The December Issue of the Journal of Advertising Research (JAR) has Great Metrics Articles!

There are a couple of useful articles this month in the Journal of Advertising Research. They are on a roll over at the JAR, driving some great discussion in the last few months about measurement of marketing, digital and otherwise. Recommended reading in this month’s issue:

Commentary: Who Owns Metrics? Building a Bill of Rights for Online Advertisers”, by Benjamin Edelman, Harvard Business School Assistant Professor in Negotiation, Organizations & Markets
Ben Edelman, who has written on the role of deception and overcharging in online media (among other topics) is right on target here – he argues that advertisers have a right to know where and when their ads are being shown, delivered in the form of meaningful, itemized billing. He also asserts the advertisers’ ownership of the data that comes from their campaigns, and says they should (for example) be able to use data collected from their Google PPC campaigns to target campaigns on MS AdCenter or Yahoo! This is definitely a controversial area – certainly Google, along with cable and satellite TV operators, would disagree – read it and let me know what you think.

It’s Personal: Extracting Lifestyle Indicators in Digital Television Advertising, by George Lekakos, Assistant Professor in e-Business at the University of the Aegean, Greece.
In case you think my comment about TV distributors wanting to own audience data is irrelevant in the context of digital marketing, Lekakos lays out a scheme for using set-top box data to discover and target lifestyle segments that are then used as part of a targeting algorithm. The author lays out an approach by which TV set-top box data can be used to drive very accurate personalization and targeting of ads, but the question of whether the data belongs to the distributors, the programmers, or the advertisers is quite critical to whether this can be implemented. I’d have to say that the question is far from settled.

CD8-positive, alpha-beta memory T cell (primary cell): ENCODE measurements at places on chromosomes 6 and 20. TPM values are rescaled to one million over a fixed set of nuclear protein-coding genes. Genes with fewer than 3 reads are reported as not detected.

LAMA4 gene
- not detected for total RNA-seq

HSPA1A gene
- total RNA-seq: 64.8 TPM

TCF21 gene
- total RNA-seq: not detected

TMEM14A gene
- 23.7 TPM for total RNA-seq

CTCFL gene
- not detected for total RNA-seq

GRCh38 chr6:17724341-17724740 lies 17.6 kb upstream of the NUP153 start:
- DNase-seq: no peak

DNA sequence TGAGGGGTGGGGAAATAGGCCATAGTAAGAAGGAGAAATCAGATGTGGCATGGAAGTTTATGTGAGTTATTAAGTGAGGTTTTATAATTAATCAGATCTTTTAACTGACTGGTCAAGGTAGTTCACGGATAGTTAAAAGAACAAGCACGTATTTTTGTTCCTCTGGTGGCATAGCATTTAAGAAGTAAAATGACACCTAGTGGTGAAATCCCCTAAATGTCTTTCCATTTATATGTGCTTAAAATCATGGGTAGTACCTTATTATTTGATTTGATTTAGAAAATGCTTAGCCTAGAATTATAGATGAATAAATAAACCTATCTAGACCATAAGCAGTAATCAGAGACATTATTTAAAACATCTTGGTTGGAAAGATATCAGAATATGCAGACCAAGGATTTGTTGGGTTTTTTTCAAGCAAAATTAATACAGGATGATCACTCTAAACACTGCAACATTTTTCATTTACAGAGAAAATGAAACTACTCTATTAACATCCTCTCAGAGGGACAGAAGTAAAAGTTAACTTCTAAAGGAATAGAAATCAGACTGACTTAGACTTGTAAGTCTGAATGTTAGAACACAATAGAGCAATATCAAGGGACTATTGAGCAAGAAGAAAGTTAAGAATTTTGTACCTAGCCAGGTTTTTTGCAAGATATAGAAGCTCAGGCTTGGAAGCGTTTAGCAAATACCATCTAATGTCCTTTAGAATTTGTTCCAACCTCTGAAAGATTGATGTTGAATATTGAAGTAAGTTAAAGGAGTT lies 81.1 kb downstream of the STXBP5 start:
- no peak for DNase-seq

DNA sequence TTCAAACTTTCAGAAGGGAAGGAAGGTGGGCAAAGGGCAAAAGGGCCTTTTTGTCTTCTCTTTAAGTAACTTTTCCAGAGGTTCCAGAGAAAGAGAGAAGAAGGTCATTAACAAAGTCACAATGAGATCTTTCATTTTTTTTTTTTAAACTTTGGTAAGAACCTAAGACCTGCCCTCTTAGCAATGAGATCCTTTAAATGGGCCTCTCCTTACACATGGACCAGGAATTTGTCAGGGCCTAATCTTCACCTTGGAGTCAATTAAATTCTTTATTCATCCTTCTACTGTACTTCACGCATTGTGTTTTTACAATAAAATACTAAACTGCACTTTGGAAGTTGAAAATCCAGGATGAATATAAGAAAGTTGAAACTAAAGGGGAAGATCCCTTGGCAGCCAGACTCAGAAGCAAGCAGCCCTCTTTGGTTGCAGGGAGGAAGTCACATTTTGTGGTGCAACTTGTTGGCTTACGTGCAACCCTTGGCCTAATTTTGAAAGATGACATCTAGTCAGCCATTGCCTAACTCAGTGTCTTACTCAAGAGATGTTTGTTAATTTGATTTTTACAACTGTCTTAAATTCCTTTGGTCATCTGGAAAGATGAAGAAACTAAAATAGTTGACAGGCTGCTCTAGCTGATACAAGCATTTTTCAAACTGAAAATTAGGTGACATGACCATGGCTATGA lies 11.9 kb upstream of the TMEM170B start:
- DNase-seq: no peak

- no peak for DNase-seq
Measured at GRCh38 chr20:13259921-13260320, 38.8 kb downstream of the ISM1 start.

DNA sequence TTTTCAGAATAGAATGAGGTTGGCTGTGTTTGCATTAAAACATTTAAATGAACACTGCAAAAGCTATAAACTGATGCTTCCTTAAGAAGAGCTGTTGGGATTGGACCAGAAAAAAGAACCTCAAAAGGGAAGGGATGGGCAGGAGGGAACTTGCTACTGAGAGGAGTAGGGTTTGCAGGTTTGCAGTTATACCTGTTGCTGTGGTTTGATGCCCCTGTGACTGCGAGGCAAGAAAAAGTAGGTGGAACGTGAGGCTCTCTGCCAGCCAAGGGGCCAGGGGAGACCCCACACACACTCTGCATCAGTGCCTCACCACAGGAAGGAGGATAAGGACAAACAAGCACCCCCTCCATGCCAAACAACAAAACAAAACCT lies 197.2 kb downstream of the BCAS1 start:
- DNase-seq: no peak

Measuring Advertising Quality on Television: Deriving Meaningful Metrics from Audience Retention Data<by Dan Zigmond, Sundar Dorai-Raj, Yannet Interian, and Igor Naverniouk
The authors explore the use of audience retention metrics captured via TV set-top boxes as a measure of ad quality. They use a “retention score” that purports to isolate the effect of ad creative on audience retention, and link it with future audience response and qualitative measures of ad quality. They assert its usefulness as a relevance measure that could be used to optimize TV ad targeting and placement. Again, we should note that the issue of data ownership needs to be dealt with if this approach is going to be applied widely.

The Foundations of Quality (FoQ) Initiative: A Five-Part Immersion into the Quality of Online Research, by Robert Walker, Raymond Petit, and Joel Rubinson
To address both the increasing importance of online research and questions about its validity, the FoQ Initiative has been undertaken to measure the quality of online research. The Online Research Quality Council included large advertisers, ad agencies, academic researchers, and research suppliers in the process. Among the issues they addressed: accuracy, representativeness, and replicability of results, identification and handling of questionable survey-taking behaviors, and the suspicion that small number of “heavy” online respondents are taking most online surveys.

Some of the interesting findings:

  • There is significant overlap in membership of various online research panels, but no evidence this causes data quality issues
  • Multiple panel membership actually lowers the odds of “bad” survey-taking behavior by 32%
  • You should keep surveys short – longer surveys increase the occurrence of “bad” survey-taking behavior by 6X
  • Age matters – younger respondents had 2X the occurrence of “bad” survey-taking behavior than older ones
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